it out of the circuit and the light went steady. I am enjoying your course and look forward to learning as I grow older. I figure electronics will keep my brain healthy. I ran across an old gentleman back in 1960 who had a mantra he lived by; Sinesco Disens ( I grow old learning.) I think he is right.

Chuck Lowe

• That’s great to hear, Chuck! And there’s always more to learn in electronics =)

• Correction: He stays young learning!

21. My first circuit! Eureka, a blinking light. Great lessons. Thanks Øyvind.

22. Hi there,

I find your circuit very easy and straightforward. I found another method of slow blinking/blinking led circuit. Using BC 547, 100μF, 555 timer and some resistors.

My question to you is, could you help me out to design a circuit to fit in 40 LED with a function of slow blinking?

23. Success! I assembled the components per the tutorial, and it worked the first time.
The battery connector that came with my kit has a barrel type connector on the end, versus red and black wired pins, but that can be worked around. What I’d like to know is how to insert a button switch (4 prong) with a button into the circuit so I can turn it on and off easily. First electronic project I have ever done.

• Congratulations!
To add a button you can move the long red wire that goes to the upper right corner of the chip. Have that red wire go to one side of your switch instead, and connect a wire from the other side of the switch down to the upper right corner where the red wire was connected before.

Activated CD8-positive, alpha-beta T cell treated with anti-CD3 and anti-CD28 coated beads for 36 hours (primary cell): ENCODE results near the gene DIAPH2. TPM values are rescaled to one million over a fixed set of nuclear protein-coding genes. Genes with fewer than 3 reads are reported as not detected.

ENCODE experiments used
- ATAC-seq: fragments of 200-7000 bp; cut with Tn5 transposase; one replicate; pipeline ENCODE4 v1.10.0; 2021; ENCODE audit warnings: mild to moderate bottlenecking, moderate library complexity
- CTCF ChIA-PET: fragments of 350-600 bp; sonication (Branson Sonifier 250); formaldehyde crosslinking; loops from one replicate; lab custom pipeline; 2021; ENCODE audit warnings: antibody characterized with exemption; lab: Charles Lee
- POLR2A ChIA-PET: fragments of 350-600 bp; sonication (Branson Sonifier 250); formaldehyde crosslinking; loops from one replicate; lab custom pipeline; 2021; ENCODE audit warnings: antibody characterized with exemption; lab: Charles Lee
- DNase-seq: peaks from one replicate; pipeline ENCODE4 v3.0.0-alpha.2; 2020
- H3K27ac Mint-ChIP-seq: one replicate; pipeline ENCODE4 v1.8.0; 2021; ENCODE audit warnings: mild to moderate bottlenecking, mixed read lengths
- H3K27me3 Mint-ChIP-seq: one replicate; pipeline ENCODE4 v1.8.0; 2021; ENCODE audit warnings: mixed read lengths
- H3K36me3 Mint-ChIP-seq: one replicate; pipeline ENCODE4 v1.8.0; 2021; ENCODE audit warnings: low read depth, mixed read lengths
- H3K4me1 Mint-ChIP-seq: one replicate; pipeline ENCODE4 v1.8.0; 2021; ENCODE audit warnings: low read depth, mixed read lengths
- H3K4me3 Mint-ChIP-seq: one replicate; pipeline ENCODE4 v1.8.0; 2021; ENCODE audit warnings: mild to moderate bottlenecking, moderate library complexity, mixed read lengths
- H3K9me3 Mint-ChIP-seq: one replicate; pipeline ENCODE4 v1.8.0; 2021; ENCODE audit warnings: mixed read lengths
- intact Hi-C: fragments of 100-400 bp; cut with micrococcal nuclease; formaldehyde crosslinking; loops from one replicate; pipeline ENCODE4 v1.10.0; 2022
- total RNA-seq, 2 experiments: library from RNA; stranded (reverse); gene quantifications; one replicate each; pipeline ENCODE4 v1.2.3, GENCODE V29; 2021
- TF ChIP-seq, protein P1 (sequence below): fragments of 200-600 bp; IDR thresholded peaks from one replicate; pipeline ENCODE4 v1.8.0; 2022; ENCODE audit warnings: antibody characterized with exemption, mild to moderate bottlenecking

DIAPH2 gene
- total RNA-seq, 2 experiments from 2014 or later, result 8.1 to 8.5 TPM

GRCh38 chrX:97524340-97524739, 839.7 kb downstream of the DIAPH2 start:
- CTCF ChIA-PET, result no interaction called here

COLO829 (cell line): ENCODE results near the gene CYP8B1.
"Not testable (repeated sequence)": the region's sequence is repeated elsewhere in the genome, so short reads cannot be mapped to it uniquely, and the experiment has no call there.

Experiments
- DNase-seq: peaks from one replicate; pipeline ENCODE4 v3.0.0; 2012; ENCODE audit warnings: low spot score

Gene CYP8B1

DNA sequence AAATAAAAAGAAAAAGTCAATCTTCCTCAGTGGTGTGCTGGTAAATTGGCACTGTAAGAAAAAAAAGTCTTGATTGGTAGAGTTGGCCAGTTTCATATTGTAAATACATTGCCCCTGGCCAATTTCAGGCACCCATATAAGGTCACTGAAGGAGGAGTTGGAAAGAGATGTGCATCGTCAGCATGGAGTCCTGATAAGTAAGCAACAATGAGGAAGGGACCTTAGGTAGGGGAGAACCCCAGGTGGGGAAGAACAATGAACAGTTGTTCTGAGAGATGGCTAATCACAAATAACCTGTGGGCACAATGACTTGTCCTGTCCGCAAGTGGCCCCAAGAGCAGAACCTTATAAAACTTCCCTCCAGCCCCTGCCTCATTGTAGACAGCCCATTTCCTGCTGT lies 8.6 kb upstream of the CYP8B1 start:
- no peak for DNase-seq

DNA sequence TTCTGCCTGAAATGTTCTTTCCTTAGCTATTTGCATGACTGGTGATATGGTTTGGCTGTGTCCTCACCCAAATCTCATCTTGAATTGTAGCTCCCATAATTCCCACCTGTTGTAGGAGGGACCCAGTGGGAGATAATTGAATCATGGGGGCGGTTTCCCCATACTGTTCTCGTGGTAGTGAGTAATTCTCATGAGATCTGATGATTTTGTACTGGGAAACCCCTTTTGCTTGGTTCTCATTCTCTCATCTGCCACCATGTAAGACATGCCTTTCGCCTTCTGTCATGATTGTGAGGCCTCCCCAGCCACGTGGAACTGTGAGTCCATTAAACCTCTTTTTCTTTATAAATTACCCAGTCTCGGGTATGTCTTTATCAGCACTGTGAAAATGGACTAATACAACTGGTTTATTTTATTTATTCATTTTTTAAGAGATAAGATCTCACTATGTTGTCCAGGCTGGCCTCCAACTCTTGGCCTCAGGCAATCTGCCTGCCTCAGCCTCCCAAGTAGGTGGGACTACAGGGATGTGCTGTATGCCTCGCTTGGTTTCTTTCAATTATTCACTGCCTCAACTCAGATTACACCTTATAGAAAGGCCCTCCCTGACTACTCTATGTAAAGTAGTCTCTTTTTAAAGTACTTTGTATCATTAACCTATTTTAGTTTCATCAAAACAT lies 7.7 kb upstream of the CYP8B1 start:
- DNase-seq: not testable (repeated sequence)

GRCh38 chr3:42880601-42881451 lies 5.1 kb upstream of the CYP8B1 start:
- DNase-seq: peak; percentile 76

Best,
Oyvind

24. Can you please explain the working

25. What does these initials stand for
GND
VDD

• It’s the negative (GND) and positive (VCC) voltage connections.

26. Using a SN74LVC2G14DCKR, powering with a 3.3v supply to mimic dev board vcc, same circuit. Using a 50 Ohm resistor on the led but can’t figure out the R1 and Cap. I’ve tried many but the led keeps blinking too fast. I’m not grasping the logic of how I should alter the values to slow down the cycle.

• Hi Sam, the higher values you choose for R1 and the cap, the slower the LED will blink. If you are using 100 µF now, try with 1000µF.

27. this is the blinking light circuit I build this. cool and neat to build the circuit

28. I am unable to get the IC 74C14 from the market. But I did find IC 74HC14N, but LED is not going to ON or blinking

• It should work, but note that the 74HC14 only supports a power supply of 2V to 6V. If you connected 9V you might have broken the chip.

29. I think for teaching beginners about blinking a light, the relay method is better than this.

The ‘Hex Schmitt Trigger Inverter IC’ is hard to find both online and offline. (I didn’t try offline. )

• You’ll find it as 40106 or 74xx14 (where xx can a number of different letters)